With over a decade as both a vocalist for and producer of soulful and top-tier deep house productions, Austrian-born star Cassy has established a standard of excellence that is to be lauded. She’s in DC on Friday night for the Deep Secrets party at Warehouse Loft, with support from Chris Burns, Juan Zapata, Marko Peli and Mazi. I had the opportunity to interview her and ask her about her dramatic inspirations, signature style and thoughts about both her future and that of dance as a genre.
How has your theatrical background aided your work? Tech/deep house are such finesse-based styles that understanding and having a flair for drama would seem to have had an immediate influence and would have space to grow over the years as well.
Maybe it’s different for everyone, but for me having had a drama training or any form of education means the way you deal with the whole job, with the music and the audience. It translates itself more abstractly.
From an emotional standpoint, what was the allure of dance music? Which tracks and clubs first had a profound influence, and why?
Well dance music is intoxicating is fetching entrancing with or without drugs. I don’t really have specific clubs or tracks that I would be able to name as profound influence. There was a club in vienna or parties I went to regularly. But I don’t think this was anything compared to what soundfactory was for some people. I love clubs and I love dance music and I didn’t need any covincing ever.
As a vocalist, I find that your style adds a seemingly unfathomable and haunting depth and soul to minimal tracks. Who were your most profound influences as a vocalist at the beginning, and what are the most important concepts that drive how you approach the style of vocal you add to a production?
My concept is to not have a concept and to be as organic as possible.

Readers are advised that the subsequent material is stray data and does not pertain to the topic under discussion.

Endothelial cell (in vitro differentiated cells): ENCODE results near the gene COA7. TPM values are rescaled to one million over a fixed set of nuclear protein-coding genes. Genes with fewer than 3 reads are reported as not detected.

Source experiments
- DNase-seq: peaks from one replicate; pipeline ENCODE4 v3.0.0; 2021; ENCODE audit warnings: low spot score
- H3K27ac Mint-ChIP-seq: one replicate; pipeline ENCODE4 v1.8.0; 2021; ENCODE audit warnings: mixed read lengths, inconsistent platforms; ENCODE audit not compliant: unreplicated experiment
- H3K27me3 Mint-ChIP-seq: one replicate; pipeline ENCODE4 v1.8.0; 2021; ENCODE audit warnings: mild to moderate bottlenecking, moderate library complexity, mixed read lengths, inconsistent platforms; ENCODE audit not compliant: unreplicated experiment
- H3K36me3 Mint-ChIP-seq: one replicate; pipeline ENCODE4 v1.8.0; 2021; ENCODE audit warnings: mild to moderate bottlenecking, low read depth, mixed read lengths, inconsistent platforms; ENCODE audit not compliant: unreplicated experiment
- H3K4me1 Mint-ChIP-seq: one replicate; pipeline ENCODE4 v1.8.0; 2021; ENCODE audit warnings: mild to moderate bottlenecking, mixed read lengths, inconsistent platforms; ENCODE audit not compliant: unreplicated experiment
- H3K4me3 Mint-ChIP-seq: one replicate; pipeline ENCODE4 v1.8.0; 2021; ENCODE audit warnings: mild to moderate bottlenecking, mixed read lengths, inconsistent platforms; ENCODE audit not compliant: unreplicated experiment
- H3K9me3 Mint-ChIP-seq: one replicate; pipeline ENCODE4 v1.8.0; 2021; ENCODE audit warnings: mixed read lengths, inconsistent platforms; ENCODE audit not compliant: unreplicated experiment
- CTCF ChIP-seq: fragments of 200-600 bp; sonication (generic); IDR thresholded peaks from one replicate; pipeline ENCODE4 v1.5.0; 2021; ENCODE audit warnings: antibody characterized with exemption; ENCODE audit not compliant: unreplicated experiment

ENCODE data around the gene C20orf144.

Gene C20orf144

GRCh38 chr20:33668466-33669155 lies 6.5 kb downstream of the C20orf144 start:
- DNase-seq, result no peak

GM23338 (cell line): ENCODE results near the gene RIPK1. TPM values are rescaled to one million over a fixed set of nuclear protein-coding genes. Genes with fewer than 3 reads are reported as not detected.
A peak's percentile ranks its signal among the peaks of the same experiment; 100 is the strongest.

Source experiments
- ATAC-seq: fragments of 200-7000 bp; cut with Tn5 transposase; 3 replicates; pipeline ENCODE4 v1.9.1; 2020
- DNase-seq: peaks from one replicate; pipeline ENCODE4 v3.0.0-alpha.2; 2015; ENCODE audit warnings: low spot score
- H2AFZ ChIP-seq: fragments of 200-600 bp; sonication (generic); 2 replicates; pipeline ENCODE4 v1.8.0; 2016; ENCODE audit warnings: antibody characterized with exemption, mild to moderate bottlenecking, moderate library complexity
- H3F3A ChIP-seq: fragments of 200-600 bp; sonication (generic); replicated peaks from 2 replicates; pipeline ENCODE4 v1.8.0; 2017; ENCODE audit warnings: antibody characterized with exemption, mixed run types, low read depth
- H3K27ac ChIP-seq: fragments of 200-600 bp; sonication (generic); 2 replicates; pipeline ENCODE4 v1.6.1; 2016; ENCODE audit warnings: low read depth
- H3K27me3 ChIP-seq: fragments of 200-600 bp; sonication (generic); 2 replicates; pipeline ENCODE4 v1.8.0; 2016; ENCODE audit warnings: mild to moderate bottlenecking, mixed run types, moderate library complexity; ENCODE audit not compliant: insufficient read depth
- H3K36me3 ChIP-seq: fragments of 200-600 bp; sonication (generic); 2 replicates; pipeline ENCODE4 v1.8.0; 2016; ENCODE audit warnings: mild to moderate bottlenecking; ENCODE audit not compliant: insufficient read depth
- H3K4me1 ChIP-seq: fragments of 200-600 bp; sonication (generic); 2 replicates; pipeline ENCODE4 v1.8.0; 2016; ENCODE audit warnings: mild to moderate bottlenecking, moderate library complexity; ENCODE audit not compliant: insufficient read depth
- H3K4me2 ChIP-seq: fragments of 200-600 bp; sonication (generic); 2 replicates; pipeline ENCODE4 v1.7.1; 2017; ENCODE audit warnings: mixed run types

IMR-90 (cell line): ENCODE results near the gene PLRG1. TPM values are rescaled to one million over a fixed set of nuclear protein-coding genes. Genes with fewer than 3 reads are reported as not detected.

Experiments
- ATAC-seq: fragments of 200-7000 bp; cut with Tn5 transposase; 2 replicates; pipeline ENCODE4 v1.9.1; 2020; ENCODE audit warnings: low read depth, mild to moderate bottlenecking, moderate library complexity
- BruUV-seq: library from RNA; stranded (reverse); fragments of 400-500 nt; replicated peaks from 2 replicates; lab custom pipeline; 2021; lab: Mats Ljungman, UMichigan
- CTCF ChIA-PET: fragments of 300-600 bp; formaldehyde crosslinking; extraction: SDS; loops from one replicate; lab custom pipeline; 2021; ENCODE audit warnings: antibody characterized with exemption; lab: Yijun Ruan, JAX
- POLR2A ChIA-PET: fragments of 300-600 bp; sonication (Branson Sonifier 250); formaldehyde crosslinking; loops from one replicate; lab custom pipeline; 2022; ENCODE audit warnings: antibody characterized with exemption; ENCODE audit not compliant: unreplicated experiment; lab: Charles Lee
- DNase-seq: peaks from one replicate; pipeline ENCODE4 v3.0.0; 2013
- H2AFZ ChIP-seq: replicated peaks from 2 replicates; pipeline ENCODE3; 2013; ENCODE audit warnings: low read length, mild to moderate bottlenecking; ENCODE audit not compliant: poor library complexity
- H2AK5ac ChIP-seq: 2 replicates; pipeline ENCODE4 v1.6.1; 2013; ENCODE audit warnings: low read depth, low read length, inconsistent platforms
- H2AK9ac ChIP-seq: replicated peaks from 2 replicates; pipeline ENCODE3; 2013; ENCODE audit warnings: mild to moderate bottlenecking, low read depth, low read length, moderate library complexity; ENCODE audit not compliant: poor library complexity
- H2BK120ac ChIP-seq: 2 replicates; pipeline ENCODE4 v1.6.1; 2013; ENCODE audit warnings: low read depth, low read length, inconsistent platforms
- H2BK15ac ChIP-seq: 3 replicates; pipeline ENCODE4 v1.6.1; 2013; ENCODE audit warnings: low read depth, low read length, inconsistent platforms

Your thoughts on a new generation of American house fanatics, and attempting to give them the experiences and vibes while touring the US that will broaden their interest in dance music past top-40 pop radio that has introduced them to the world of dance music styles.
Hmm. Wow this is question that I cannot really answer so quickly or in a few lines. Interesting times we have write now in the music world. In the sense that things could be lead in a good direction by all of us. It’s obviously all a bit sad the way it looks now.
You’ve worked with an amazing blend of talent, from Luciano to Steve Bug, Dave the Hustler and so many more. Are you at a place now where you can be more selective now insofar as collaborations? What about a fellow producer’s sound and style attracts you to their work, and who are you listening to at the moment?
I am listening to many different things. I love new dubstep producers. I think everyone can always be very selective about who they’re working with. Curiosity and inspiration all of it is important to be working with someone else. And it’s great to be working with other people not to do everything by oneself.
As someone with such an intriguing tale as to how you found dance music, does having a successful and thriving career in the genre still feel strange a new every day, or are you now at a place where you have accepted that you are exactly where you never imagined you would be? How does this effect setting future goals and the nature of your aspirations?
It’s great to be earning money with something you love doing and it’s so rewarding to get amazing or good feeback. And it’s super important to keep your feet on the ground and have real friends and real people around you that have the same general idea about life and the world, otherwise you will lose yourself in bullshit, get side tracked and lose the love for it all. Some people never had any love for anything in the first place.
This is your second time playing for the Deep Secrets crew in Washington DC. How does DC compare to the rest of world?
D.C. is super different from all the other cities I know, for apparent reasons. I find it very interesting and I would love to visit it properly one day.